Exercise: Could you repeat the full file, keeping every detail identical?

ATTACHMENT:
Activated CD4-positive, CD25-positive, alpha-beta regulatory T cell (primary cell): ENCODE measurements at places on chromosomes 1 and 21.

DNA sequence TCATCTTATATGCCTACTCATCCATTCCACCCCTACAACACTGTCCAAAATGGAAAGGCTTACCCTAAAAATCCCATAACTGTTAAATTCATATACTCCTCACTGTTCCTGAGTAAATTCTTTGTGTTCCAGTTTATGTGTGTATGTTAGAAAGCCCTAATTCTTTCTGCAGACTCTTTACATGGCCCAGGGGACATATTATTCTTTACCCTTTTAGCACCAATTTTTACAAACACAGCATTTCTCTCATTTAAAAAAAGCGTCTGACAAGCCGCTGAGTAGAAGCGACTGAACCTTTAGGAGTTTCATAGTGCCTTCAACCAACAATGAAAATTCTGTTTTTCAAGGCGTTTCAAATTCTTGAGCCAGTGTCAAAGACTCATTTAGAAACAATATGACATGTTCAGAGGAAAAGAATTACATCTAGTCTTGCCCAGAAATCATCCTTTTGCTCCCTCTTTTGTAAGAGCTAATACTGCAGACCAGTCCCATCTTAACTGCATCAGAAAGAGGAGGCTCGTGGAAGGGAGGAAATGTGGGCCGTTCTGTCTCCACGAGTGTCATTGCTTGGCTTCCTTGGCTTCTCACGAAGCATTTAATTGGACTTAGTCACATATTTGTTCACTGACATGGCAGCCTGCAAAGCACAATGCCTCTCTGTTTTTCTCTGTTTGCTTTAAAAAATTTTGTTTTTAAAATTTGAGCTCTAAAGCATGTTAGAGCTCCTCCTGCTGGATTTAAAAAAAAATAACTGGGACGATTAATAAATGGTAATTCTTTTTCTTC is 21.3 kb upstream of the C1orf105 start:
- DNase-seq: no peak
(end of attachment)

Activated CD4-positive, CD25-positive, alpha-beta regulatory T cell (primary cell): ENCODE measurements at places on chromosomes 1 and 21.

DNA sequence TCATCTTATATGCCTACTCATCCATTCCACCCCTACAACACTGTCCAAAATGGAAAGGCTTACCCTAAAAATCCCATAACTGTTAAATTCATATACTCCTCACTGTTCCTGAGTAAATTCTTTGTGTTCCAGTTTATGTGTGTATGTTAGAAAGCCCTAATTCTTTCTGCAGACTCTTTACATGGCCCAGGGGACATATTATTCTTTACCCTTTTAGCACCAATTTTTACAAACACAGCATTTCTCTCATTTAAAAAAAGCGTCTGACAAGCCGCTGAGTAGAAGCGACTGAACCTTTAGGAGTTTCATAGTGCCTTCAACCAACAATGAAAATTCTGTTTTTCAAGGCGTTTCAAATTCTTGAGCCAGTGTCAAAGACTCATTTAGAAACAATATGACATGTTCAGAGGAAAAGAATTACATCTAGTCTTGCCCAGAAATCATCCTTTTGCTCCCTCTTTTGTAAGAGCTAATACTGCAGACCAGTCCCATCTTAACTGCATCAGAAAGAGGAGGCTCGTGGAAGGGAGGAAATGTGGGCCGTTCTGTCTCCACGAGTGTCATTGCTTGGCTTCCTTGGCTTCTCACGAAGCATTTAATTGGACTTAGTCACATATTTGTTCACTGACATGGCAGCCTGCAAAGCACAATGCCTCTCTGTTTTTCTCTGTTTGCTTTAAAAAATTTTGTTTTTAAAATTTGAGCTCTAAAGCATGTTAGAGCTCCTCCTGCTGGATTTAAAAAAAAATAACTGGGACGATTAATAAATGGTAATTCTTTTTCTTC is 21.3 kb upstream of the C1orf105 start:
- DNase-seq: no peak